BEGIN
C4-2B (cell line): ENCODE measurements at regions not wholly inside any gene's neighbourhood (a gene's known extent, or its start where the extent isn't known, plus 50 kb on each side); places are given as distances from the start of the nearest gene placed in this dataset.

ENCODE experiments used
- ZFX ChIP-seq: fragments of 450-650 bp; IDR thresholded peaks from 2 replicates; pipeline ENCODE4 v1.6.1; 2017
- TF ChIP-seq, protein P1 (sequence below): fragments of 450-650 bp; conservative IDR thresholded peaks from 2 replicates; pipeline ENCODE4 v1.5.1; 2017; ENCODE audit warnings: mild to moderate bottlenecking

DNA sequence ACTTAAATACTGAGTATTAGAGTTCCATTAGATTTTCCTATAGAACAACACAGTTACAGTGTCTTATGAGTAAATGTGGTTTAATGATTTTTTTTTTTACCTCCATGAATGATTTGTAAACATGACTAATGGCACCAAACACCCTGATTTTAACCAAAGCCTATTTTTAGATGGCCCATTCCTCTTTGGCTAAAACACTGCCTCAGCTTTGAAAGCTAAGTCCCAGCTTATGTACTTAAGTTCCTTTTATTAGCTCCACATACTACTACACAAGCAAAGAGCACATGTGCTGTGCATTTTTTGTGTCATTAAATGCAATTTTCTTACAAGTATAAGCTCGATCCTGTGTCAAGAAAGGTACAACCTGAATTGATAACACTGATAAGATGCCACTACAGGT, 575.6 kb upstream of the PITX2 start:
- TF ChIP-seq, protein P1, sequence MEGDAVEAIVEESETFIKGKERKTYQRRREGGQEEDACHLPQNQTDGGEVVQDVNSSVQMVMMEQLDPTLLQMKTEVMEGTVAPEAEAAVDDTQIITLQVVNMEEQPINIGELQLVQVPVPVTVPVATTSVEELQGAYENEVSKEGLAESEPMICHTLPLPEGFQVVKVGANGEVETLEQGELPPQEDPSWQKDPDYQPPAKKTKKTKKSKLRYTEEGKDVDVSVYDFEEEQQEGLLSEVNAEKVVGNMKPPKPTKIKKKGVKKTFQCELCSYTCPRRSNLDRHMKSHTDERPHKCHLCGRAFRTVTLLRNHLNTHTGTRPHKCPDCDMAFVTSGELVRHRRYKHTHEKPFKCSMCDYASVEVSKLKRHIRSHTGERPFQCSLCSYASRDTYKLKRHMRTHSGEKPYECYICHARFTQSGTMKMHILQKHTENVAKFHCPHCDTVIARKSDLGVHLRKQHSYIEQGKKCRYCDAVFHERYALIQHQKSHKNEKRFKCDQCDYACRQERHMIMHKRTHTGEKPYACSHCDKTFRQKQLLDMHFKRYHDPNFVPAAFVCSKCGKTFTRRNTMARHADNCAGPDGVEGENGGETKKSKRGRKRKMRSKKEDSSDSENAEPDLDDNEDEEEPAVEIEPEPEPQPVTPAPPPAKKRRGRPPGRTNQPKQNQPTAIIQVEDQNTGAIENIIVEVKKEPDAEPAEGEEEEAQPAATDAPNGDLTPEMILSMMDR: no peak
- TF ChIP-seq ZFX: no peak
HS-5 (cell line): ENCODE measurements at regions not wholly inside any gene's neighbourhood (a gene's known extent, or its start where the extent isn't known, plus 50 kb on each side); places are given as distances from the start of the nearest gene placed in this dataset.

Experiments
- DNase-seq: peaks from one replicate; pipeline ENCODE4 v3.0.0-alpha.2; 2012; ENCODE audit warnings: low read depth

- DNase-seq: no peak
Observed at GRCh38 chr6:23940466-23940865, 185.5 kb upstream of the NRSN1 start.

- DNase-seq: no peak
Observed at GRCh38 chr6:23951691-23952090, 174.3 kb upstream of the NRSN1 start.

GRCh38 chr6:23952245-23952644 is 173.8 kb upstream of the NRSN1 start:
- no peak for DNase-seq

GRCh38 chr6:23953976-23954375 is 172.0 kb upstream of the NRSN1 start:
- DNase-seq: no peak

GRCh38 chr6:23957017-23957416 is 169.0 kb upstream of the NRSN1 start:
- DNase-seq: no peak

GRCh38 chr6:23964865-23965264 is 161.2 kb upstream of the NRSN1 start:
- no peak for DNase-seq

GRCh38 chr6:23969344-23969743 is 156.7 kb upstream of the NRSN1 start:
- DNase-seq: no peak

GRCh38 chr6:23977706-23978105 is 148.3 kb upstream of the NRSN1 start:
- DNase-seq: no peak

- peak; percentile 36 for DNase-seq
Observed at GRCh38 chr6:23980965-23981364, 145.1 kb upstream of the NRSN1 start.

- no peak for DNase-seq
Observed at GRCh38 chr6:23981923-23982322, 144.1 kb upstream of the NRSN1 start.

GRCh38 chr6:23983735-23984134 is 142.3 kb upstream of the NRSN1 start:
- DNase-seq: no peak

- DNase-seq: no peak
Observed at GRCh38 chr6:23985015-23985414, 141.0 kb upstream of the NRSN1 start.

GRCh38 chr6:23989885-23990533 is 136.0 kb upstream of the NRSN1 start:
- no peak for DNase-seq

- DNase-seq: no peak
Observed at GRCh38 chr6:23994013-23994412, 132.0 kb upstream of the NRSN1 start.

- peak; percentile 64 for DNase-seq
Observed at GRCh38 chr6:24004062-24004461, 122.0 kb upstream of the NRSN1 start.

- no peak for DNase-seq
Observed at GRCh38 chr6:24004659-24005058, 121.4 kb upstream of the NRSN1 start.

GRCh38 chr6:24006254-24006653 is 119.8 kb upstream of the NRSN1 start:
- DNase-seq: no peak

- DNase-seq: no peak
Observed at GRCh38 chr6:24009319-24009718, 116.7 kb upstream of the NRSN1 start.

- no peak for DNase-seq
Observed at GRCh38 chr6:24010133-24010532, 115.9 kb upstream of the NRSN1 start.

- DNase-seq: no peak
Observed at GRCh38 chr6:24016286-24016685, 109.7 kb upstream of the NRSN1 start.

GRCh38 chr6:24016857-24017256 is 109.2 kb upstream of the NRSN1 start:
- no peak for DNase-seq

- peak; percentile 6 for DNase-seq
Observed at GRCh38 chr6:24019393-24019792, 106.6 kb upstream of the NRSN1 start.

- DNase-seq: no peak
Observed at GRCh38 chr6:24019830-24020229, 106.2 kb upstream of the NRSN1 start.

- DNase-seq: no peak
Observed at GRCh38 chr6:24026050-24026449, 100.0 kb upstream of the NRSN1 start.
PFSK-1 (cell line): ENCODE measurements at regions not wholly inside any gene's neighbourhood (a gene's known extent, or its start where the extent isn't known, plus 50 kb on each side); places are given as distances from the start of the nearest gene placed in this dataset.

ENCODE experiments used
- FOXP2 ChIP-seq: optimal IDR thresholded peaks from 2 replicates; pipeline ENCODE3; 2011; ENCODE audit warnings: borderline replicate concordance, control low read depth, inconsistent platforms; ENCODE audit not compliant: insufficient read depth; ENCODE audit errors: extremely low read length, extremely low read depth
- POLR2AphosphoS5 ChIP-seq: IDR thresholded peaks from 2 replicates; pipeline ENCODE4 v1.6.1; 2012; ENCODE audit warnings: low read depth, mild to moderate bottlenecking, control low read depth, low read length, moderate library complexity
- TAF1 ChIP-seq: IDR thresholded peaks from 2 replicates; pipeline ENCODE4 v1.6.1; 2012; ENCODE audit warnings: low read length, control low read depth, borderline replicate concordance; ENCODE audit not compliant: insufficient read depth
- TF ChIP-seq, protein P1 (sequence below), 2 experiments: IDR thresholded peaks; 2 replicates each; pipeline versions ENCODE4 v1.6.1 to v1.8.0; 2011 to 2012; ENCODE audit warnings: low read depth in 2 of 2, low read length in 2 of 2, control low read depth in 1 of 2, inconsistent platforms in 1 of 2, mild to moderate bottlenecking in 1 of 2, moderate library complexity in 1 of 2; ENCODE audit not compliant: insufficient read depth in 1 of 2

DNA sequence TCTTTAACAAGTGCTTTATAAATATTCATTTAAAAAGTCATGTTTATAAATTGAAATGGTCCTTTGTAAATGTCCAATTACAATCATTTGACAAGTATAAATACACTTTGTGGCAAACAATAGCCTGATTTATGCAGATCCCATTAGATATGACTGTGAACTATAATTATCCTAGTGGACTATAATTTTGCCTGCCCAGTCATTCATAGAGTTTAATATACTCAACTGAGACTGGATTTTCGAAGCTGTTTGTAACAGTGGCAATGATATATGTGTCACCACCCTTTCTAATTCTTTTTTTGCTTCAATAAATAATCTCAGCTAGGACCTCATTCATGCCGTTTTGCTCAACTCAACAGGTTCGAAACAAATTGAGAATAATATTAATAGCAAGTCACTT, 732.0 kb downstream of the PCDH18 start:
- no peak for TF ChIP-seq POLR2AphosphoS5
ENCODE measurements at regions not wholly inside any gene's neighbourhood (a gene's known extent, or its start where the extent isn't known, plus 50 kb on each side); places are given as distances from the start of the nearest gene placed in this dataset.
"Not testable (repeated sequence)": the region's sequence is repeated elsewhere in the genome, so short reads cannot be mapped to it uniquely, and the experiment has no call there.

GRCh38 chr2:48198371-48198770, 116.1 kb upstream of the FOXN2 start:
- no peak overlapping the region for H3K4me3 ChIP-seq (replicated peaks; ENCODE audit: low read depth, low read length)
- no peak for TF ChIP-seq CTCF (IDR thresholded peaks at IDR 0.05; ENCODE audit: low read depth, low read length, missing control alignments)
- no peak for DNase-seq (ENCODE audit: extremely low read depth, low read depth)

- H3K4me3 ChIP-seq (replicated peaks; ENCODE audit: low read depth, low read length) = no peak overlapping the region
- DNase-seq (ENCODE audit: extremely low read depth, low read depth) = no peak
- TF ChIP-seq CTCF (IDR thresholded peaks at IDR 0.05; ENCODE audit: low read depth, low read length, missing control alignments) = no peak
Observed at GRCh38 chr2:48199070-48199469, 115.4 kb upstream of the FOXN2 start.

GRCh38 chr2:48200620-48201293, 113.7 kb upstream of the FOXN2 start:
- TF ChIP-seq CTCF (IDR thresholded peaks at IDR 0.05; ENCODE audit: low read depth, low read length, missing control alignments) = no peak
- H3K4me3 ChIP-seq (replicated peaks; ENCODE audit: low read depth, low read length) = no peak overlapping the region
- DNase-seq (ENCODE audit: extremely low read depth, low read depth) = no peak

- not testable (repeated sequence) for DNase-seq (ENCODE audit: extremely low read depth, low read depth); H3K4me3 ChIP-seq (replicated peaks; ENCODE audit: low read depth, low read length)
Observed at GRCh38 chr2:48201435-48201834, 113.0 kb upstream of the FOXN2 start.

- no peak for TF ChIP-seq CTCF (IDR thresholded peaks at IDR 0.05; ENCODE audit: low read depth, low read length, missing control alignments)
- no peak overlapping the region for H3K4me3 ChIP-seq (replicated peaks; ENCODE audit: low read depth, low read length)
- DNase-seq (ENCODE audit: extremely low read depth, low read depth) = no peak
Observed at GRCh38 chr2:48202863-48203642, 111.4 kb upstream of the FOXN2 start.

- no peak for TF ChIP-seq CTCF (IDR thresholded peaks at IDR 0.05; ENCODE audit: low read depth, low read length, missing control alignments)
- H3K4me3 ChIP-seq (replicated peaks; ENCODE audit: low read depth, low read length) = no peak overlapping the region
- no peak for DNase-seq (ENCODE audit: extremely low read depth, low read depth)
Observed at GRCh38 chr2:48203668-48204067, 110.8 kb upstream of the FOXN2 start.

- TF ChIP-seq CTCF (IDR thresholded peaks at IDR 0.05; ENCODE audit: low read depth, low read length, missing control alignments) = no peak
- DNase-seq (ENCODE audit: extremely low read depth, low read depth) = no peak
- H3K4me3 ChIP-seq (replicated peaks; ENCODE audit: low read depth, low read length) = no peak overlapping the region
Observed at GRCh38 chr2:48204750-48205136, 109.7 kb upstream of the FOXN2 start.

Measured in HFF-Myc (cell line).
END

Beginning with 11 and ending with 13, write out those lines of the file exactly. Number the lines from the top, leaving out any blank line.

- DNase-seq: no peak
Observed at GRCh38 chr6:23940466-23940865, 185.5 kb upstream of the NRSN1 start.

- DNase-seq: no peak